Now, this one’s a bit special. Foursquare Distillery (St Philip’s, Barbados) is the playground of Master Blender, Richard Searle. The distillery produces the core commercial range, Doorly’s, as well as the Exceptional Cask series (which is the one that caught our attention).
All the Exceptional Cask rums are “single blended”, meaning that they are from one location, and are produced in the distillery’s copper, double retort pot still and traditional twin column coffey still. They are also non-chill-filtered and entirely free from caramel colourings, sugar and other flavourings. Their experimental nature means that only a limited number of each of the rums we are about to taste have been made, with new expressions bottled each year as part of the series.
So, why have we gone for the 2005 specifically?
limited to 12,000 bottles, this twelve-year old blends pot and column still but, unlike many of the other expressions, is aged solely in American Oak ex-Bourbon barrels. The result is something pretty spectacular.
Caramel, roasted bananas and rich fruit cake come through, supported by a background barrel char.
Pot still heavy with a good deal of spice, a natural caramel sweetness and plump, dried fruit. Banana is heavily present and fruity dark chocolate can be detected after a few sips. This is a beautifully complex and balanced rum that we could drink a bottle of given half the chance.
Slowly in a Glencairn or similar tulip glass so that you can truly appreciate the drink as it warms and develops. Some may want to add a drop of water to see how this changes the spirit but please don’t water it down too much!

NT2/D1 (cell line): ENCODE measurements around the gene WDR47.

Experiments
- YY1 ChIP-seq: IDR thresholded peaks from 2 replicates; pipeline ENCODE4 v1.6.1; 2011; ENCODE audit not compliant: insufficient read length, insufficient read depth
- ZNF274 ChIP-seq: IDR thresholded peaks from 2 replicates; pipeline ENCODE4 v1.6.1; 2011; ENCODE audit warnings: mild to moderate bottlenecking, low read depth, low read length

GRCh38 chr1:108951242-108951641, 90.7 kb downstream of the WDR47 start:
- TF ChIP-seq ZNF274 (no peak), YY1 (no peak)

£53.45 at The Whisky Exchange. Buy it here.
Find out more about Foursquare Rum Distillery Exceptional Cask Selection here.
Wray and Nephew White Overproof Rum
A legend in Jamaica and known as Uncle Wray to many, Wray and Nephew White Overproof Rum is as much a part of Jamaica as the black, green and gold of the country’s flag. Distilled in Jamaica for over 190 years, this hefty 63% rum is the best-selling high proof rum in the world, and we can see why!
Produced from a combination of pot and column distillation of a 30-hour fermentation of sugarcane molasses wash, the potency of the ABV makes it a definite mixer as opposed to a sipping rum.
After the tentative first sniff (we’ve learned the hard way to be wary of being over zealous then nosing overproof spirits), we notice a surprisingly fruity aroma, with vegetal notes, green banana, cinnamon and molasses.
Banana hits immediately with brown sugar, oaky spice and sharp, slightly bitter orange. The ABV is strong in this one so we add a few drops of water too see if it opens up any further flavours. Overripe bananas come through more heavily and are met with lime, held in check by sugary sweetness. All in all, a very complex mouthful.
By all means, if you can stomach it, give it a go neat but we would recommend it in a tiki-style cocktail or rum punch.
£28.84 at Master of Malt. Buy it here.
Appleton Estate Rare Blend 12-Year-Old
Another Jamaican rum (from the same Chief Blender who bring us Wray & Nephew), Appleton Estate Rare 12-Year-Old is a pot and column still rum blending 12-year to 18-year aged rums in ex-Bourbon barrels with toasted oak chips. This is a good quality, easy-drinking all-rounder.
Thick, nutty and spice-driven, with dried apricots, freshly snapped vanilla and honey. Allspice and nutmeg are combined with the expected cinnamon to create a full-on nose.
Fruiter than expected with an aftertaste of woody cocoa and biscuit, the sip is rich and creamy with orange peel melding with caramel and dark brown sugar. Baked spices throw themselves out at you and jammy apricot is laced with almonds and walnut.
This can be drunk neat, with a cube of ice or in an Old Fashioned.
£35.55 at The Whisky Exchange. Buy it here.